which crystallizes this plan of organization and makes it applicable to utilities throughout the state as well as companies for the supply
of coal, ice and food products. Owing to the pressure of affairs due to the fight on prohibition and woman's suffrage this this measure
with many other worthy proposals was sidetracked, but the organization of public men behind it is still intact and the people have the
promise that the bill will be presented again at some later session.
As the preceding indicates Mr. Potts has taken an active interest in public affairs, and many of his enterprises were of quasi-public character.
He was one of the chief promoters of the Commercial Club of Indianapolis, of which he was for several years a director and for one term
president. Among buildings that he was promoted are the Law Building, the Claypool Hotel, the new Board of Trade building, and the
American and Union National banks. In 1918, Mr. Potts was nominated by Governor Goodrich as one of the three public directors in the
local street car company, an experiment proposed in public interest by the Public Service Commission.
In 1879 Mr. Potts married Miss May Barney, of Indianapolis. Both have taken an active role in literary and social circles. Mr. Potts was one
of the founders of the Century Club, and served a term as its president, and also a term as president of the Contemporary Club. They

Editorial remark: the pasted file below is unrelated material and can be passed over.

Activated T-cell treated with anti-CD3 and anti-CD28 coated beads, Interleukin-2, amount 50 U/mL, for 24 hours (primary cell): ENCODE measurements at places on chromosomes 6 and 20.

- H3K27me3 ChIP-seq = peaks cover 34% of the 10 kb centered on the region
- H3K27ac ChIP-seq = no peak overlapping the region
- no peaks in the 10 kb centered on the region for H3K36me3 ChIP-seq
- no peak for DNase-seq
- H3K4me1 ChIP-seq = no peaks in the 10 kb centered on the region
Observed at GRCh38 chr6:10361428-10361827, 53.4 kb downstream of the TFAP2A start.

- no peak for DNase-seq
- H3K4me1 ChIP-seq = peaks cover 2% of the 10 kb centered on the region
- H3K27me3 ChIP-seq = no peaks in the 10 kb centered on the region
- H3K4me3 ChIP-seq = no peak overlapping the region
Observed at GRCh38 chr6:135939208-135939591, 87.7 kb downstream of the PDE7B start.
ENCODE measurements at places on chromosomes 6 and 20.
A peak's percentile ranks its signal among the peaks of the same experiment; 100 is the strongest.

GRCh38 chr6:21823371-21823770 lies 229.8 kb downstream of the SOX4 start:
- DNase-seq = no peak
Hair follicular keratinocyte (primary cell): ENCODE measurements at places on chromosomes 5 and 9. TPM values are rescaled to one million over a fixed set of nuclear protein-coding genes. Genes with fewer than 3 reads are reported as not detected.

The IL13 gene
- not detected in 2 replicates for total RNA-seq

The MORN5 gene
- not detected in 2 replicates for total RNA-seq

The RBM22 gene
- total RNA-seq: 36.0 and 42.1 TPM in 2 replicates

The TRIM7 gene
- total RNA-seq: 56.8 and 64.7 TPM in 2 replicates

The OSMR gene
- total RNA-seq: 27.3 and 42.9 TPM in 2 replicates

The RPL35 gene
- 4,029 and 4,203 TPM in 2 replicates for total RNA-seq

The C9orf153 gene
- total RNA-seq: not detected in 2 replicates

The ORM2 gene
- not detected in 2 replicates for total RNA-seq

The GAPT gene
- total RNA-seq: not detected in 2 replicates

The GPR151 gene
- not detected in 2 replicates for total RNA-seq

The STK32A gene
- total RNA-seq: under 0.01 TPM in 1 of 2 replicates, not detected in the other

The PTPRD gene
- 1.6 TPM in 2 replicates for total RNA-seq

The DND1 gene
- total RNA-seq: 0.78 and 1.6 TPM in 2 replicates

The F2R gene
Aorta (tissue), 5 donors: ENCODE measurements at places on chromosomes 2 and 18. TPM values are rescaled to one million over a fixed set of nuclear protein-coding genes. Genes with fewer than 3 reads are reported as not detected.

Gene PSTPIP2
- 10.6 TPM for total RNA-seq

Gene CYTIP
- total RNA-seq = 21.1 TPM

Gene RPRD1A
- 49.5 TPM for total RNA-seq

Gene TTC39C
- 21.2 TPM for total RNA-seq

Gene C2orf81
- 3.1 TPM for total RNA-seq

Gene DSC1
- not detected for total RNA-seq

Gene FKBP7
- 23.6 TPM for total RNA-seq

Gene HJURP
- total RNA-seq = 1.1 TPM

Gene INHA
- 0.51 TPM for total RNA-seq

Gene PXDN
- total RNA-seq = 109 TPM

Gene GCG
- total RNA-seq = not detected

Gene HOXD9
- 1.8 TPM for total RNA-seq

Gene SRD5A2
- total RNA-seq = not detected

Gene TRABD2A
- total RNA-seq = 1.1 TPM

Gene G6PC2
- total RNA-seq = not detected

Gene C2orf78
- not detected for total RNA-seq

have two daughter. The older, Mrs. Walter Vonnegut
, has achieved notable success on the
stage. The second is the wife of Mr. Norman W. Cook formerly of the Bureau of Municipal Research of New York and later a lieutenant with the
active forces in France.
Indiana and Indianans : a history of aboriginal and territorial Indiana and the century of statehood
Chicago: American Historical Society, 1919, pg. 1918-20
Alfred Fremont Potts, who is perhaps the most notable practical advocate of the promotion of public works by united public effort that Indianapolis
has had, is a native of Indiana, born at Richmond, October 29, 1856. He is a son of Dr. Alfred Potts, who died while serving as an army surgeon
during the Civil War. He had the educational advantages of the common schools until twelve years of age, after which he made his own way in the
world, and was self-educated. Adopting the profession of law, he was admitted to the bar in Marion County, by courtesy, in 1876, while still under
age. In 1877 he formed a partnership with John L. Griffiths, since widely know as Reported of the Supreme Court and Cons ul General at London,
and this partnership continued for twenty-five years. The energy of the young partners naturally led them into criminal practice, and caused them
to undertake some cases of an almost hopeless character; but they managed them with such skill, and so great zeal, that they soon built up a large
general practice. Later Mr. Griffiths became absorbed in politics, and Mr. Potts, following a natural bent, became interested in the promotion of
corporate enterprises and works of public utility, and the law business was gradually abandoned.
It was indeed fortunate for Indianapolis that this change came. Mr. Potts leaped into prominence in 1887 as the originator and chief promoter of the